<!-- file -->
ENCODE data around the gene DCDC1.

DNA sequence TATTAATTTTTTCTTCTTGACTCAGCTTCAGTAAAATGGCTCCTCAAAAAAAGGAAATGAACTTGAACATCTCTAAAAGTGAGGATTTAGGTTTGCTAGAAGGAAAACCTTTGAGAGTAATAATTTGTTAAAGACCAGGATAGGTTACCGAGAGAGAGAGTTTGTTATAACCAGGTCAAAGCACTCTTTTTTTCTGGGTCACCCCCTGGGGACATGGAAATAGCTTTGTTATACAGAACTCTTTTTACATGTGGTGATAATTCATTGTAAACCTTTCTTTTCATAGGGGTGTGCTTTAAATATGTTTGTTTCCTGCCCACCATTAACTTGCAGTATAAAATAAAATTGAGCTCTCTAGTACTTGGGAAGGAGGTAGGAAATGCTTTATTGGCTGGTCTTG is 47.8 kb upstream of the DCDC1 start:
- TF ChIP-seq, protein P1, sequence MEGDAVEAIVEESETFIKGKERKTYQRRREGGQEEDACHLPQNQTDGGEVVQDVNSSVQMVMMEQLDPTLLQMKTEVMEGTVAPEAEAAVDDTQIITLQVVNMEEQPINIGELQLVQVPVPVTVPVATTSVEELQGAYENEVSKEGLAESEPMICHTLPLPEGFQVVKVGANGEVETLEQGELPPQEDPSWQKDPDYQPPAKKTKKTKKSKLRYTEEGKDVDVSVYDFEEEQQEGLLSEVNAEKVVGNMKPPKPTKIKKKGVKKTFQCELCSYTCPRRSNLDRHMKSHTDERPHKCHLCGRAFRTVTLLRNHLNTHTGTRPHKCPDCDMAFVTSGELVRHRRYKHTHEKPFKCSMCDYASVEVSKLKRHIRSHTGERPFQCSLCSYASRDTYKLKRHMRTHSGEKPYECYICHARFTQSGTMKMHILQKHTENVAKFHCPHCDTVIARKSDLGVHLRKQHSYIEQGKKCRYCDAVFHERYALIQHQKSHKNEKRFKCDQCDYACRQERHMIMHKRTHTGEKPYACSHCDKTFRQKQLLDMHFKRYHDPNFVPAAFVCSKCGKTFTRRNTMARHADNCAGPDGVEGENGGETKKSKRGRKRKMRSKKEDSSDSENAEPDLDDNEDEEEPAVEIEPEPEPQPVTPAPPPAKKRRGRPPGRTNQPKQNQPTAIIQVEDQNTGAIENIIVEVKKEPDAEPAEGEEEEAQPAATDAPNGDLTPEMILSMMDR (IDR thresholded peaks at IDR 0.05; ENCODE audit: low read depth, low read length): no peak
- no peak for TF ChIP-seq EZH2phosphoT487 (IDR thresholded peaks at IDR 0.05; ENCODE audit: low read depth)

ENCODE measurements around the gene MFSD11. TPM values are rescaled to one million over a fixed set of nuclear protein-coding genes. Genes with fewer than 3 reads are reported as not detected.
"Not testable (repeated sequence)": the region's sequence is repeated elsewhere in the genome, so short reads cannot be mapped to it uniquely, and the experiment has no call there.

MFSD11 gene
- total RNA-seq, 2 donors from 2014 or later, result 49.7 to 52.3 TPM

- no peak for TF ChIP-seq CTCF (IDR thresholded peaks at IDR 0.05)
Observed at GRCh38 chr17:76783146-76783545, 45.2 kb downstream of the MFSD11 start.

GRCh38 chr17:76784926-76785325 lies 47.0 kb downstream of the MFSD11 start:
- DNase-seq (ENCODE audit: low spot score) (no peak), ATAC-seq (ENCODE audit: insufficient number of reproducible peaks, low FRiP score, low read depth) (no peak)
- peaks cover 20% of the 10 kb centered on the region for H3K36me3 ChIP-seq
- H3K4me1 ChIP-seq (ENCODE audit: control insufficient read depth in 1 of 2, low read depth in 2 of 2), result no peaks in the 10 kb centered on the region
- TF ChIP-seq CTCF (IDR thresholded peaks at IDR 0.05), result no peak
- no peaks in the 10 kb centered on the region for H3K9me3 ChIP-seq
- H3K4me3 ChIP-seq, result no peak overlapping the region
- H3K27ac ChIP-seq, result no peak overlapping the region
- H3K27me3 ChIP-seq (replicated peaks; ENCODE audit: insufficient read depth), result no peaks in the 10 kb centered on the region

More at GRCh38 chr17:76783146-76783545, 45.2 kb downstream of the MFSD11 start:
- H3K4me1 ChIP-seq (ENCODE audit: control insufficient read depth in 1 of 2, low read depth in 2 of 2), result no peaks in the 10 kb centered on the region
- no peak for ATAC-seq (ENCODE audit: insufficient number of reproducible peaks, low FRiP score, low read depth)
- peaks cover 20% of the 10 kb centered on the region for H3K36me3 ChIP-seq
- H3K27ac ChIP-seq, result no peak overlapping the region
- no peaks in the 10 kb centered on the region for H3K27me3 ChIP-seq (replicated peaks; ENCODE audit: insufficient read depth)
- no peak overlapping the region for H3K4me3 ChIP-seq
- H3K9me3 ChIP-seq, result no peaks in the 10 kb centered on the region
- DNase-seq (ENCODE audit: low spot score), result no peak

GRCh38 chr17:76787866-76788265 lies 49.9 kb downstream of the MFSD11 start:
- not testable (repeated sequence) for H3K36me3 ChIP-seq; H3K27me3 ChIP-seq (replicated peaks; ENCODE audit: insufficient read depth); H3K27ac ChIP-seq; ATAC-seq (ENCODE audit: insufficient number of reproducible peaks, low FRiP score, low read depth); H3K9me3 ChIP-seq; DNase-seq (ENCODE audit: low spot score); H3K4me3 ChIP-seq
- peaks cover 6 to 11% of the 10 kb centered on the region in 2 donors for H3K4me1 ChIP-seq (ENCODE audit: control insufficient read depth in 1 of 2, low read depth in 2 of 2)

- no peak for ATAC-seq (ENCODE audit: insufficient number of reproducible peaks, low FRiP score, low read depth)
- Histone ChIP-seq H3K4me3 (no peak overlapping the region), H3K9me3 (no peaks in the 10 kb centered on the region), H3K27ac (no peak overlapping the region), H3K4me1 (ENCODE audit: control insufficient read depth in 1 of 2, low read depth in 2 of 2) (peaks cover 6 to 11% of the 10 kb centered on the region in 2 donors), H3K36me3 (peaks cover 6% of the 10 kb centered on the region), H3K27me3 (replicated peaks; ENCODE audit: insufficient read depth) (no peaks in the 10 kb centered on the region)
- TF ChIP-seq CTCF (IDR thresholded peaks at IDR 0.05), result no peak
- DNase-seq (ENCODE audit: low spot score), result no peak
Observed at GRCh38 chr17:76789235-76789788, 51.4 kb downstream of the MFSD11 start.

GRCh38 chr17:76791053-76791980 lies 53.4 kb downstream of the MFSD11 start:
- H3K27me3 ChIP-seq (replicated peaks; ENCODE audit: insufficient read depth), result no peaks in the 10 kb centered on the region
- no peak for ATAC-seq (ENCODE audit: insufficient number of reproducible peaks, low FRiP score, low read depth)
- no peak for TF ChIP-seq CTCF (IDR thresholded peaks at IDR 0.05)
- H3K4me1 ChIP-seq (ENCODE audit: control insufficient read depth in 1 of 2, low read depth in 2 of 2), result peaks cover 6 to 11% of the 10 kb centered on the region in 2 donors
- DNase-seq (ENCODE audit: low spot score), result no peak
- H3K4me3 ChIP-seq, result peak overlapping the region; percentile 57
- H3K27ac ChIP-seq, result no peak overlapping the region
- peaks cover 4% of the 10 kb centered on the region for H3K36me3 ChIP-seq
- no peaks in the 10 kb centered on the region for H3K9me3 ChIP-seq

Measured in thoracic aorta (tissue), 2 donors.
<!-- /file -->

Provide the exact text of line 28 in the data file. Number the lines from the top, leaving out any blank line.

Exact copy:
- DNase-seq (ENCODE audit: low spot score), result no peak